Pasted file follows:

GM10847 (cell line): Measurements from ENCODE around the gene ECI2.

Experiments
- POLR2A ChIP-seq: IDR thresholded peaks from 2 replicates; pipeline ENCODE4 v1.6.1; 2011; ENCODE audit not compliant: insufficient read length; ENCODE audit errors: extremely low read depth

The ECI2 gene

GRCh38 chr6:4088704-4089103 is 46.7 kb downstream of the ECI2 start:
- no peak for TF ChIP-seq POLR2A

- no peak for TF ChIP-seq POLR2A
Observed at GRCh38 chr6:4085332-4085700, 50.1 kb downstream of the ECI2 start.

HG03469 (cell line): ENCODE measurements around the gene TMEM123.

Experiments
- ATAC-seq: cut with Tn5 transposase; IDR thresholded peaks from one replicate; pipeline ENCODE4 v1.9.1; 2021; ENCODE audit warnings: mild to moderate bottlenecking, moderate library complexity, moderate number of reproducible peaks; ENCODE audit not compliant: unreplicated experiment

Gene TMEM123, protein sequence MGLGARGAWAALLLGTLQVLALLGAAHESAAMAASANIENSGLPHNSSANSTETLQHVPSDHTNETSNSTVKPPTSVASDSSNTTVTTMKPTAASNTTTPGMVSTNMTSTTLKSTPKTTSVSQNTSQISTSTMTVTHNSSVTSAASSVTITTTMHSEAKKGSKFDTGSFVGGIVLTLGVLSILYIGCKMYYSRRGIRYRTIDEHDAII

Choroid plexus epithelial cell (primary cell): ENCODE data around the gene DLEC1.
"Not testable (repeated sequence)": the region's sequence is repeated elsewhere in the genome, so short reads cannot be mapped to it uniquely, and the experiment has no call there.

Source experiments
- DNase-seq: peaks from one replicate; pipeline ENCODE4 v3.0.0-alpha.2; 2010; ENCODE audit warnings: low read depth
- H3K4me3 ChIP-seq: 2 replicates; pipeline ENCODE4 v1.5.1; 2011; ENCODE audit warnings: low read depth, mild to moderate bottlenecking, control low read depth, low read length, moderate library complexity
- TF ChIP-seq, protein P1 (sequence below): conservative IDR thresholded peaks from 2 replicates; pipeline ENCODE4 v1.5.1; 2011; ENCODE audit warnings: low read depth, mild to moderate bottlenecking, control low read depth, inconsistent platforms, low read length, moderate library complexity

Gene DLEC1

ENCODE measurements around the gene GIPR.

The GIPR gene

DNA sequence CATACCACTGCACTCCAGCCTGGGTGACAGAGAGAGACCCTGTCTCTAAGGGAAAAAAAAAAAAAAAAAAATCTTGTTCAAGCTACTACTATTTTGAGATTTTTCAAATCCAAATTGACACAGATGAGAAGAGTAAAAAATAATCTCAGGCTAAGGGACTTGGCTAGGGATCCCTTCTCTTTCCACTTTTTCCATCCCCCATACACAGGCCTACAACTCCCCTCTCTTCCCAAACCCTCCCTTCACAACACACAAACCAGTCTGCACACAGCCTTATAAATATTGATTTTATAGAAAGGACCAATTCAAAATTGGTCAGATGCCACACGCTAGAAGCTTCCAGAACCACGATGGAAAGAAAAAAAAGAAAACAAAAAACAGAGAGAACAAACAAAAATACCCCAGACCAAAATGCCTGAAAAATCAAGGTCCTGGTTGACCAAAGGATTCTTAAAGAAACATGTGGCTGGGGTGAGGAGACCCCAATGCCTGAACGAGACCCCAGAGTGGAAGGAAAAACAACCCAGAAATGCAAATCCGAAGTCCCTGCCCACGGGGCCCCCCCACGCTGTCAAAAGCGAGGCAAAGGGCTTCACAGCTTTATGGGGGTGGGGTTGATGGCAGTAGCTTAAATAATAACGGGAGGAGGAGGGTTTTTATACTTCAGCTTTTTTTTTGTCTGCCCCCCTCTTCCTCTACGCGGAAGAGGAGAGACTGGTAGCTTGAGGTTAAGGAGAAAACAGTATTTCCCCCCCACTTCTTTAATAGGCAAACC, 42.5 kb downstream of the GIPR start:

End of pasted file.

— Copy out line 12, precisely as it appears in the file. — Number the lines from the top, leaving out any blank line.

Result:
Gene TMEM123, protein sequence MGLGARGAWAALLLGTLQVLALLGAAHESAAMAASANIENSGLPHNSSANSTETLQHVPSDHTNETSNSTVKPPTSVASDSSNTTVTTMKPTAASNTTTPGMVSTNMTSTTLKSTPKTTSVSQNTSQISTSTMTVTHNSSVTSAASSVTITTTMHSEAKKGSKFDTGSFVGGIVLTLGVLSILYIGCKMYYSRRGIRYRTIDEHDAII